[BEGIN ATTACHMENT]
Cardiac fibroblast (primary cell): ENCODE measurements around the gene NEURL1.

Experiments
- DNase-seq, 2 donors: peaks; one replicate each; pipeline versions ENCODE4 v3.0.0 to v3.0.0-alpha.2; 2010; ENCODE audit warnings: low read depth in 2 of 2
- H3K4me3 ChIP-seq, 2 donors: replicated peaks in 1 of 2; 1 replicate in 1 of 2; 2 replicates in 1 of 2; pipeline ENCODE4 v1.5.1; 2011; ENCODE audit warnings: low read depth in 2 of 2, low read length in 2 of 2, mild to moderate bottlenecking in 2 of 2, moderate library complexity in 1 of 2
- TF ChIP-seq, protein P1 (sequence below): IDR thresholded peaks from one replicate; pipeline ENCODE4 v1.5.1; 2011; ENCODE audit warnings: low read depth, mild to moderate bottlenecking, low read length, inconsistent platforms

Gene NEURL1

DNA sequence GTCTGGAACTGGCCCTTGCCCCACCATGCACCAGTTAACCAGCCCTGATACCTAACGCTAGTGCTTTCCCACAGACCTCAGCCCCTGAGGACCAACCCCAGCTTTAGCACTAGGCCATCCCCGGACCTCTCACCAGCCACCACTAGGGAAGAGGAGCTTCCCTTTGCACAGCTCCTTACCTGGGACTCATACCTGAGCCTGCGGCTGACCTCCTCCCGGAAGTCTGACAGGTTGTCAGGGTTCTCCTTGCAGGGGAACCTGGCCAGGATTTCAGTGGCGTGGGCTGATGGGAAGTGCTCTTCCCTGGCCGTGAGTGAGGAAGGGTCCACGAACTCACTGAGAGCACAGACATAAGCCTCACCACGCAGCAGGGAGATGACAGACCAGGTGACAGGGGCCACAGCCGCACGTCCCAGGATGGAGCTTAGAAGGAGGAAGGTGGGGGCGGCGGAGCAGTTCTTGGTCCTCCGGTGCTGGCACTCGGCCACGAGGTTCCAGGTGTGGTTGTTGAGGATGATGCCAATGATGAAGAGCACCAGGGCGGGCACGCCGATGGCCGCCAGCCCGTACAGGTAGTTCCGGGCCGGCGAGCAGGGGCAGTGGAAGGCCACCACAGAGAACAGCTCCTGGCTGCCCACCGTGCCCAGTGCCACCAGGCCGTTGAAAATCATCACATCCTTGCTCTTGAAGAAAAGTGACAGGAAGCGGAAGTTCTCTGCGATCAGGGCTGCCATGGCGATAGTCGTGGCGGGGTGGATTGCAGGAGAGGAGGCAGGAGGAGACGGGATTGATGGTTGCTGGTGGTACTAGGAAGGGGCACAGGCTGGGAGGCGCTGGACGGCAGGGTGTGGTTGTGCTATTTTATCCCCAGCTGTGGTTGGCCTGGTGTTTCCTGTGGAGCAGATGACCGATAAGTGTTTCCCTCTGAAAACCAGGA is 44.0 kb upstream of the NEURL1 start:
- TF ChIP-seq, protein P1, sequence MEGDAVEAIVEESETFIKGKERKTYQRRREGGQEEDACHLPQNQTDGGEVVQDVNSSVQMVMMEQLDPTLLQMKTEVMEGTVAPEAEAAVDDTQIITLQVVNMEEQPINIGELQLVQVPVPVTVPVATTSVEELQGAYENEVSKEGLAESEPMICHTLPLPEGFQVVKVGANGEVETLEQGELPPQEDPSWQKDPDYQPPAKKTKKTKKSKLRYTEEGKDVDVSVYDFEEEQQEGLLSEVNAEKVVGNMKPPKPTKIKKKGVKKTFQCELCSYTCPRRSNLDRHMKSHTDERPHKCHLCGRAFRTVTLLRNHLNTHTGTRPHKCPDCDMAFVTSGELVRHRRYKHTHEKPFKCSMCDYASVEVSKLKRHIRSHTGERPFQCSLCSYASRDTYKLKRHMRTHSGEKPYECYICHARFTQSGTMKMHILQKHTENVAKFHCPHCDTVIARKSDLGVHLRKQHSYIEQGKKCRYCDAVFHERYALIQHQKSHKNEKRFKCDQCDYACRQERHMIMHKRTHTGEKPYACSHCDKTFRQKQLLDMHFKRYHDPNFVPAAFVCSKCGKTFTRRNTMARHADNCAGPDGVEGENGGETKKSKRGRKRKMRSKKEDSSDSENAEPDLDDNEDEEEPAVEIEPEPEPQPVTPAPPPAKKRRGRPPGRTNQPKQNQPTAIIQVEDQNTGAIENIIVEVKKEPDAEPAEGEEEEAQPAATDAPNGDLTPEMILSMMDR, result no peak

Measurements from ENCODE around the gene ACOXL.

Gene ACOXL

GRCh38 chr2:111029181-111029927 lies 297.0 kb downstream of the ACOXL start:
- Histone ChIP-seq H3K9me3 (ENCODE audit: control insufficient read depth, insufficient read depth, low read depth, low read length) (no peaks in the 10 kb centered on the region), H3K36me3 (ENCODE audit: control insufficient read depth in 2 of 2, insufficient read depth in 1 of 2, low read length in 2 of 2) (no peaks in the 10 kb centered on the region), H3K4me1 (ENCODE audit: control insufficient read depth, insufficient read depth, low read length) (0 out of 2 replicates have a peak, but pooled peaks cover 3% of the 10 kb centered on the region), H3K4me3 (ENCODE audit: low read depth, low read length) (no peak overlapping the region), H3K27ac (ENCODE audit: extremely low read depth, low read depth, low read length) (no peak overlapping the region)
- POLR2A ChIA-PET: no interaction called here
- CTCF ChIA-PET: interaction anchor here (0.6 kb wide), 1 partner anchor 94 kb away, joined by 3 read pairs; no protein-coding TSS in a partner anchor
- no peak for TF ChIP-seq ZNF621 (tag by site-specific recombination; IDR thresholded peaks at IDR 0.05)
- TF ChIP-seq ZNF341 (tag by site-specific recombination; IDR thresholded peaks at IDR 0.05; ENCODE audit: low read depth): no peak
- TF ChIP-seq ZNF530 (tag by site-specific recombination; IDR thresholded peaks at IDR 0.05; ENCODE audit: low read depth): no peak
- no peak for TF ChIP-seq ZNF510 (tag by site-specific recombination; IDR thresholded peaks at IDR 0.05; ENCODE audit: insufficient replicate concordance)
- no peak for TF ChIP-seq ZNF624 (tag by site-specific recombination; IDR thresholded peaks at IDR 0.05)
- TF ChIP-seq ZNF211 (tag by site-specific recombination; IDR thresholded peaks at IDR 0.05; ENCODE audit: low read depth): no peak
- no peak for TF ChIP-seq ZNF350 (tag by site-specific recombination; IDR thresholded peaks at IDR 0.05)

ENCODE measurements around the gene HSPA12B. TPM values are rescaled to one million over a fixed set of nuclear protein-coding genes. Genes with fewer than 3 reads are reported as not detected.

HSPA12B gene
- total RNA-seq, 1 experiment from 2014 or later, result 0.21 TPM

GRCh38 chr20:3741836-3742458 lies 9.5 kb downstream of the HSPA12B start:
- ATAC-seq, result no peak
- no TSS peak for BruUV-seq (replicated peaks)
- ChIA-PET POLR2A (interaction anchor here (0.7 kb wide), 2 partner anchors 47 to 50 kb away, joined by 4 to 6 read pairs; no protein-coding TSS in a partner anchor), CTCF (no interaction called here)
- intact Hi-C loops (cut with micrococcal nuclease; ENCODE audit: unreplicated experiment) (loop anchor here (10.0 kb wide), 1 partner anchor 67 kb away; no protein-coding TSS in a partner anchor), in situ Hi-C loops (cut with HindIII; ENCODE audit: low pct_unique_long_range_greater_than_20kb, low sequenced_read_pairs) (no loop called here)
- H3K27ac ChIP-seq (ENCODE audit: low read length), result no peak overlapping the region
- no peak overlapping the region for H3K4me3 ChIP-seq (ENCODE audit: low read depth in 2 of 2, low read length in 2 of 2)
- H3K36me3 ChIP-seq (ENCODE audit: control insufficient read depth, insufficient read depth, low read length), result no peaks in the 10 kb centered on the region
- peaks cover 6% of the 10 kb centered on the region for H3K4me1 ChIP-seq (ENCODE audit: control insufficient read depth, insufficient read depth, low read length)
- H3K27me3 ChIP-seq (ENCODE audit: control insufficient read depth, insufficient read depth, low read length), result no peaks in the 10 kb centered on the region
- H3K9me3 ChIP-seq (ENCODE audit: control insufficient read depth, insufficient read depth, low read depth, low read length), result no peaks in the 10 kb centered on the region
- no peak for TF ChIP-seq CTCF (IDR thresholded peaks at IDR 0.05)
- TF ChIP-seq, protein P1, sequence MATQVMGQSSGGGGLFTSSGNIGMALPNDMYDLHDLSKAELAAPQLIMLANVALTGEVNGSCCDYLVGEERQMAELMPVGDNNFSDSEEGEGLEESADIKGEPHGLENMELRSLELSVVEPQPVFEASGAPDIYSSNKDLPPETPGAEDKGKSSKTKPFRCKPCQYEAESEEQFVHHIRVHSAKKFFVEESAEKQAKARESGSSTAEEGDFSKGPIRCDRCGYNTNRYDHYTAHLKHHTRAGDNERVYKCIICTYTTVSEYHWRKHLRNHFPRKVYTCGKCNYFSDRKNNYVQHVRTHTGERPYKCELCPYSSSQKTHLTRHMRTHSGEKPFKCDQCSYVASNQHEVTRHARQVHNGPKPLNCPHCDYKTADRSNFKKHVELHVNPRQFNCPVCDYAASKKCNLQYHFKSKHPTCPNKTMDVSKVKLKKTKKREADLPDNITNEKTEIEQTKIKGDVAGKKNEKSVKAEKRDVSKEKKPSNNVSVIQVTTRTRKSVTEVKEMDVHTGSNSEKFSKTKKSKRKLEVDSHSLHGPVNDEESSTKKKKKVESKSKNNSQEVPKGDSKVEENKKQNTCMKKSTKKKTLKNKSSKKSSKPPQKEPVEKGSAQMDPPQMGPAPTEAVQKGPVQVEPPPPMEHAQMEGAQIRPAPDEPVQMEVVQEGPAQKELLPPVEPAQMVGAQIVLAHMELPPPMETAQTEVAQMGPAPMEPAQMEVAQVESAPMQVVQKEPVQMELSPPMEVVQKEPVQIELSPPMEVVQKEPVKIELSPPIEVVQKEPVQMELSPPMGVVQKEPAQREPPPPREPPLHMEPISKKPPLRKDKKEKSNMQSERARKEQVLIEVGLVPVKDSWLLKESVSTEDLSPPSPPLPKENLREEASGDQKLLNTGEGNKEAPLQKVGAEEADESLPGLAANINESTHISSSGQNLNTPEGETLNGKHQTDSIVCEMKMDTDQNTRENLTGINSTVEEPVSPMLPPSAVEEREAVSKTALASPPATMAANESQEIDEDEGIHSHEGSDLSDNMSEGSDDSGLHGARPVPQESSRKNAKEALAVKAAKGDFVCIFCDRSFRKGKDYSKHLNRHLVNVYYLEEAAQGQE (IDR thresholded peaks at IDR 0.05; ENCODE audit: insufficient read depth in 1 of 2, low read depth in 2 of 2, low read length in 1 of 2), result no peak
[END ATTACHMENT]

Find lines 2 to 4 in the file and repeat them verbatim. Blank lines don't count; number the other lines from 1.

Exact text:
Experiments
- DNase-seq, 2 donors: peaks; one replicate each; pipeline versions ENCODE4 v3.0.0 to v3.0.0-alpha.2; 2010; ENCODE audit warnings: low read depth in 2 of 2
- H3K4me3 ChIP-seq, 2 donors: replicated peaks in 1 of 2; 1 replicate in 1 of 2; 2 replicates in 1 of 2; pipeline ENCODE4 v1.5.1; 2011; ENCODE audit warnings: low read depth in 2 of 2, low read length in 2 of 2, mild to moderate bottlenecking in 2 of 2, moderate library complexity in 1 of 2